Wednesday, January 17, 2007

Arsenal of kleptocracy

Last night Brian Williams had a dying-fall, end-of-an-era item about the Ford Motor Company, where the automotive industry was born a century ago, being eclipsed right here in the Homeland by Toyota. This was followed by a filmed report on a third-generation family Ford dealership struggling to survive. No mention of the thousands of additional layoffs which will almost certainly occur in the next few months -- worrying about Joe Lunchbox is so twentieth century.

No consumer is surprised Americans can't make a car or truck that Americans want to buy. We also can't make an aspirin bottle which can be opened by an adult with mild arthritis, because everything has to be kiddie-proofed. We can't make toilet paper that doesn't shred and dissolve before it gets the job done. And lest you think our incompetence is confined to the bathroom, we now learn that we can't make (or at any rate, have yet to make) a system for intercepting and destroying rocket-propelled grenades (RPGs) before they kill American troops. This is a significant failure, because the RPG is the weapon of choice for guerrillas fighting against invaders with jeeps, tanks and helicopters.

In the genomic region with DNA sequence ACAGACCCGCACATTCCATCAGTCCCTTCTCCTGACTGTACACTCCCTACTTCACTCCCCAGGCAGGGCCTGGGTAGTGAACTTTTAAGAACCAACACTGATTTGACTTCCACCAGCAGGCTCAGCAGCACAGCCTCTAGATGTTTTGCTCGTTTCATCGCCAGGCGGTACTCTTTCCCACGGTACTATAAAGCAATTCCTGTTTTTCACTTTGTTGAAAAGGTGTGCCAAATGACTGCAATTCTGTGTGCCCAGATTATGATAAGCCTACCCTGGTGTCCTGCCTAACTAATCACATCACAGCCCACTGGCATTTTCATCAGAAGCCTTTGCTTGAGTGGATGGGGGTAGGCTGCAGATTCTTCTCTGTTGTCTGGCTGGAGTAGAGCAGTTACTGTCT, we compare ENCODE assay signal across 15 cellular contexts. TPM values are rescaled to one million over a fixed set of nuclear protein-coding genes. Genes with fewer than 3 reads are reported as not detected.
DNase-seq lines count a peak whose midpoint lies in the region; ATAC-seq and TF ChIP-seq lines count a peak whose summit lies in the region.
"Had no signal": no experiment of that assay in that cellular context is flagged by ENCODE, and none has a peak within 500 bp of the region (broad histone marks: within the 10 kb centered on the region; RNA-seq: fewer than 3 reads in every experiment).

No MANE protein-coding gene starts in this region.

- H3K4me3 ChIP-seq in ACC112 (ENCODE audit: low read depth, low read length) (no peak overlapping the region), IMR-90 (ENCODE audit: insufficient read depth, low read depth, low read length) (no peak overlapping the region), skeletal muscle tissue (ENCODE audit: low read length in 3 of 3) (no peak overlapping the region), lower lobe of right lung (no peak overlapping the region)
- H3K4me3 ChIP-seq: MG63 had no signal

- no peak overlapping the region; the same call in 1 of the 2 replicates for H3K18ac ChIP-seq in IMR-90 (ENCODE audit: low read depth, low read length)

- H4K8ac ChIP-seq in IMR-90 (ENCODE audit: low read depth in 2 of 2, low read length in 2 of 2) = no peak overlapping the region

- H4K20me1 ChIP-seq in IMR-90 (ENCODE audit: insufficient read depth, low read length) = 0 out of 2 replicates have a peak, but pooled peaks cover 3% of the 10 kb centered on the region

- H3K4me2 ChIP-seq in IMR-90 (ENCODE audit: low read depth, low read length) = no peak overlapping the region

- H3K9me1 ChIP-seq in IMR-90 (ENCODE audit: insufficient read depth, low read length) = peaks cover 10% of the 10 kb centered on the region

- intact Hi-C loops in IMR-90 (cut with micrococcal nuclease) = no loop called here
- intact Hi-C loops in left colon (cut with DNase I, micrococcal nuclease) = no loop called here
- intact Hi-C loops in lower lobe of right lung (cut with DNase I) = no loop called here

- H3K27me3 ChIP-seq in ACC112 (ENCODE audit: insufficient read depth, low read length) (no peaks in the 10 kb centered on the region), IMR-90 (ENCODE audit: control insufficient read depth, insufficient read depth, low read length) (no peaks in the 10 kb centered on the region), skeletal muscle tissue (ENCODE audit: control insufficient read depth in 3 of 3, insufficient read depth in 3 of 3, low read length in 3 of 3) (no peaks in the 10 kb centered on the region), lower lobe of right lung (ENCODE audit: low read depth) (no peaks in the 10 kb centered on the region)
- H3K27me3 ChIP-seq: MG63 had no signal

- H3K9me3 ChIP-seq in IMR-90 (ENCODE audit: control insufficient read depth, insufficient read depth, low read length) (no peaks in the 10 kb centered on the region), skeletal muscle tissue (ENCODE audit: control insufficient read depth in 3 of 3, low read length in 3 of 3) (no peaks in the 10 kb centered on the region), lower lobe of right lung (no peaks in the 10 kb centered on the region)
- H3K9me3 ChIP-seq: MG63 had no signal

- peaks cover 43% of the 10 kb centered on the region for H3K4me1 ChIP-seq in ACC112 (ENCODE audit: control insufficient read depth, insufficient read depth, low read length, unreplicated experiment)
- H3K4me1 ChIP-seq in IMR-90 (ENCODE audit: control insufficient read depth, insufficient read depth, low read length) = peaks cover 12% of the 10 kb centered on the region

The Israelis have a very good system, but the Pentagon refuses to consider buying it because this would jeopardize billions of dollars in future contracts for companies like Raytheon, which expects to have a prototype ready to test within two years (and where procurement officers look forward to opulent employment when their government service ends). At last, the Bush "surge" makes sense: he's been told to keep the war going until they're ready. "We have to fight! I've already paid six months' rent on the battlefield!" (I find it helps to think of George W. Bush as Rufus T. Firefly without the claw-hammer coat and lancing wit.)

Two Americans were killed last week in Iraq by RPGs. At least two will be killed this week. Let's see, fifty-two weeks in a year...carry the four...oh, well, there are three hundred million of us. Failure is not an option.

1 Comments:

Blogger little green said...

I saw Williams' piece, too, and thought as you did: you won't buy this from the Israelis? Why not? They buy lots of our war machinery (or do we give it to them?) Can't we work out a deal? Say, a bushel of fighter aircraft for a bushel of anti-RPG systems? *winks* Wasn't one of the reasons for invading Iraq to make Israel safer or was that just the neo-cons? Maybe, we could make our soldiers safer, too? Hmmm... yeah, we could bring them home...

p.s. you've got mail :-)

12:09 PM  

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